The Octopus Tree
One of the most remarkable Sitka spruce trees in Oregon is the Octopus Tree. Rather than a single central trunk, its trunk-like spires are arranged radially and extend out, then skyward over 100 feet tall, giving the Octopus Tree a vase-like shape. On the cape the Octopus Tree has inhabited for over 200 years, the sounds of the surf are ever-present. And there are more than surf sounds.
When I last visited the Octopus Tree, in February 2018, above the crashing surf, I could hear the distant roar of Steller’s sea lions. I believe they had hauled out on Finley Rock, a nearby sea stack. That’s Shag behind, further offshore.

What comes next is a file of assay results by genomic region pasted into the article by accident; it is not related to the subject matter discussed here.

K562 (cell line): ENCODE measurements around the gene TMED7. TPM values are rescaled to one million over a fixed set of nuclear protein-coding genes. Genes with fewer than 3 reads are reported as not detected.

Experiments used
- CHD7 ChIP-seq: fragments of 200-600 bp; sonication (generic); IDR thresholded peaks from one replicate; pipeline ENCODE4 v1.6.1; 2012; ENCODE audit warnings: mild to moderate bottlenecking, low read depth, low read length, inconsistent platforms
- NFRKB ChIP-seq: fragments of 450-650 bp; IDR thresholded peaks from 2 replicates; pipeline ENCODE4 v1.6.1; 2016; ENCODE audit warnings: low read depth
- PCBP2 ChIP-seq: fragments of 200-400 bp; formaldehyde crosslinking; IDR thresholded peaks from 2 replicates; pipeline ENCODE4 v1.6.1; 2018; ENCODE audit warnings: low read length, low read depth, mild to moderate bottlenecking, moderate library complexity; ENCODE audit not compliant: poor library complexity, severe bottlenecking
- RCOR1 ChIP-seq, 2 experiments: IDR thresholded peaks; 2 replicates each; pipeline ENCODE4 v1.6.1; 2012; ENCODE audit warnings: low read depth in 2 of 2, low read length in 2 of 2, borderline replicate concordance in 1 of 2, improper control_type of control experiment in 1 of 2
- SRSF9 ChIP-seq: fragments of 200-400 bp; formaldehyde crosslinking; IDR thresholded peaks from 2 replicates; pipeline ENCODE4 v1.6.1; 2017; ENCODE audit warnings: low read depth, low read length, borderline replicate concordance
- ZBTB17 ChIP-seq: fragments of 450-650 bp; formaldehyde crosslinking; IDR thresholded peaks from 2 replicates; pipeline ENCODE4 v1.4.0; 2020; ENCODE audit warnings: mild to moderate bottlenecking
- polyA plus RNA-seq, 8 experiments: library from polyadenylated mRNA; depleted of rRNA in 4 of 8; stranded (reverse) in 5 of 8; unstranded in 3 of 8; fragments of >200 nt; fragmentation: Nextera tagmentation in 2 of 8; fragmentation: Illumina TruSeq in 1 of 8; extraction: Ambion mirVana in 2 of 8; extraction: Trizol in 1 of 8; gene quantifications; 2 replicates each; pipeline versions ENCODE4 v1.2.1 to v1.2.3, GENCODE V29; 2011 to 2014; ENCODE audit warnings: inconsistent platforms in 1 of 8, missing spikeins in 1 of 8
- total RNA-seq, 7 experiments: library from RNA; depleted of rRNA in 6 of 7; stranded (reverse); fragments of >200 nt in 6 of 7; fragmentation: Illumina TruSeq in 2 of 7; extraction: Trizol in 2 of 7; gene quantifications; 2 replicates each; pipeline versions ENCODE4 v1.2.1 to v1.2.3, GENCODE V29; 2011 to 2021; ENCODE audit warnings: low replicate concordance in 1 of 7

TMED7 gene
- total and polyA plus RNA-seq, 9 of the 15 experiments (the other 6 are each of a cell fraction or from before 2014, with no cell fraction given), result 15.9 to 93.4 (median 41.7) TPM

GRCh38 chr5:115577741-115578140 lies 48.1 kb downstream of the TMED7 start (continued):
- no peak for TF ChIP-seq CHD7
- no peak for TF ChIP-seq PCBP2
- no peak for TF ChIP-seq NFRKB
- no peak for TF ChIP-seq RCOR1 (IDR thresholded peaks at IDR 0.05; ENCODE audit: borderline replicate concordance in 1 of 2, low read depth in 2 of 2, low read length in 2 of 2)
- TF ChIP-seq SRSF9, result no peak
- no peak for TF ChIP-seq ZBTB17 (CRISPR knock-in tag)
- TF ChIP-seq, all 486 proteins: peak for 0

A washed up whale bone
I missed a young humpback washed up in December 2021, but on February 1, 2022, a bit of it found me. It has the look of a bone from the upper jaw.
Something special in an ordinary beachscape
A sea-green boulder stands out on a beach dimpled with drab yellowish sandstone boulders (though can they look dark green in their seaweed coats, like those in the mid-ground).
If you’ve got a botanical bucket list, Darlingtonia californica is probably on it. It’s endemic to wet places overlying serpentine soils. The Wayside in Florence is a great place to see Darlingtonia. I needn’t have worried the plants would be past their prime in September when I visited.